Mutable Artist

Crank Sturgeon + Lineland

Crank Sturgeon left, Lineland right.

Crank Sturgeon left, Lineland right.

Crank Sturgeon: junk sound, faux pas, actionist ethos (act-shun pathos), fisch kopf psychedelia, non-art-performance-art, nothing too serious (and yet serious enough to keep doing it). Crank Sturgeon has been active in the wayward wandering peripheries of noise and performance art since 1992. Combining the foundations set forth by the Dadaists, Joseph Beuys, and Allan Kaprow, Crank has giddily blurred the lines of quasi-art lecture/presentation with a circus of high volume, irreverent pun, and punk sensibility. Whether just a solo voice and spontaneous poetry; or armed with an array of busted guitars, contact microphones, and the essential scrappy costume in tow, the show desires to connect sonic expression and visual distortion with athletics of the absurd: the cause and effect becoming simultaneously caustic and celebratory. Wriggling, combustible, sweaty, and delirious, in matters of fishnoise and man. And Lineland?

Shortly after moving to Queens in 1998, Malcolm Felder borrowed his roommate’s digital four-track and began recording whatever sounds he could make with some old synths and a memory-man pedal. After a while he got a little impatient with mini discs and decided to move the recordings to a computer. He employed his friend Adam to help him build a pc that they mounted inside of an old Dynavox record player. With this development, all the pieces were in place, and Lineland was born. He got the name from the one dimensional realm in the book, Flatland, by Edwin A. Abbott. He compiled a bunch of the songs onto a cd and gave copies to all his friends. Eventually, one of the cds got into the hands of Eric from Audio Dregs, who thought it would be a fine idea to make a proper release of it. In 2003, “Pavilion” was released. But where did their collaboration begin?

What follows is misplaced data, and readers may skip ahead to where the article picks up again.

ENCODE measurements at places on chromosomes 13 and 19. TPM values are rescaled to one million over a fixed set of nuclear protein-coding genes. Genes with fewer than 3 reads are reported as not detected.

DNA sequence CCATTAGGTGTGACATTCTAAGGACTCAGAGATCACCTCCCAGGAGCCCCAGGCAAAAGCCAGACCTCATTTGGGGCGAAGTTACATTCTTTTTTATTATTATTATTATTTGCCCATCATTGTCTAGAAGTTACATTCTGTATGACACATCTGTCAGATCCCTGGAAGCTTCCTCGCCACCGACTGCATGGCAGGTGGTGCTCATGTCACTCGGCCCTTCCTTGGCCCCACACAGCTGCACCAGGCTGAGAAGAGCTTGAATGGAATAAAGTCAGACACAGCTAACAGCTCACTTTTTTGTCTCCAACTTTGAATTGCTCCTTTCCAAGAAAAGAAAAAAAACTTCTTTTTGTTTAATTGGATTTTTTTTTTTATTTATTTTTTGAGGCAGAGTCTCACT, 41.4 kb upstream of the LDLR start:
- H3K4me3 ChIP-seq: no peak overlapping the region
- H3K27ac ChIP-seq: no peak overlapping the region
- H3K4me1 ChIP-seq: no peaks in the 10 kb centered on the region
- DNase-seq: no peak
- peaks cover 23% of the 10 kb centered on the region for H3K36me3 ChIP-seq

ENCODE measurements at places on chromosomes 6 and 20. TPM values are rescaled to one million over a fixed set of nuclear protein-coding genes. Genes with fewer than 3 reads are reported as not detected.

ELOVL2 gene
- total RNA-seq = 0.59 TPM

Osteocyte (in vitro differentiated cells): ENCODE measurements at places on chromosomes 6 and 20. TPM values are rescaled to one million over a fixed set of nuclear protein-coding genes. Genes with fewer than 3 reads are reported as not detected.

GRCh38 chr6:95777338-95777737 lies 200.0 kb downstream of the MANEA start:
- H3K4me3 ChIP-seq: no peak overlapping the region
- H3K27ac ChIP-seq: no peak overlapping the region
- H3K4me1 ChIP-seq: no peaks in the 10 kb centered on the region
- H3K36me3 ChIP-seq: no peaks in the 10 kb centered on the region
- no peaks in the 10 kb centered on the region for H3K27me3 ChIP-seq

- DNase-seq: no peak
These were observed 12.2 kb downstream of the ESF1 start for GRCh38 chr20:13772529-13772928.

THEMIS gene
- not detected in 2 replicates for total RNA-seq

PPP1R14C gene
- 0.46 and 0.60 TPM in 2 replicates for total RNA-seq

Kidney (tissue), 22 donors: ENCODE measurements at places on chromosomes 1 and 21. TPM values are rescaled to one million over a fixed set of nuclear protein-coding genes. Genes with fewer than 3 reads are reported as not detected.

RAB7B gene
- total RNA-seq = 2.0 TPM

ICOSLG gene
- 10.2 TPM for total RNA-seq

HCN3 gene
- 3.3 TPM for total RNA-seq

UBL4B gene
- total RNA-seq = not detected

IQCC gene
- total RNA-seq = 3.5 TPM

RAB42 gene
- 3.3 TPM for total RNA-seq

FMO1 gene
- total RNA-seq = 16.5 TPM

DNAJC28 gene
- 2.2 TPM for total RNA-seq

Crank, having retreated to Maine where he continues to experiment with sound and performance, and Malcolm having moved to Chicago where he continues to experiment with sound in a more intimate setting, the two decided to merge their particular aesthetics, Felder to take Crank’s dissonance and run it through his matrix of melody much as Charlie Chaplin was in that famous scene from Modern Times, to process the raw and elusive power that Sturgeon emits with the help of his various noisemakers and bring it to a new life, something sinuous and light perhaps, but a new thing is neither the one or the other, but beyond.

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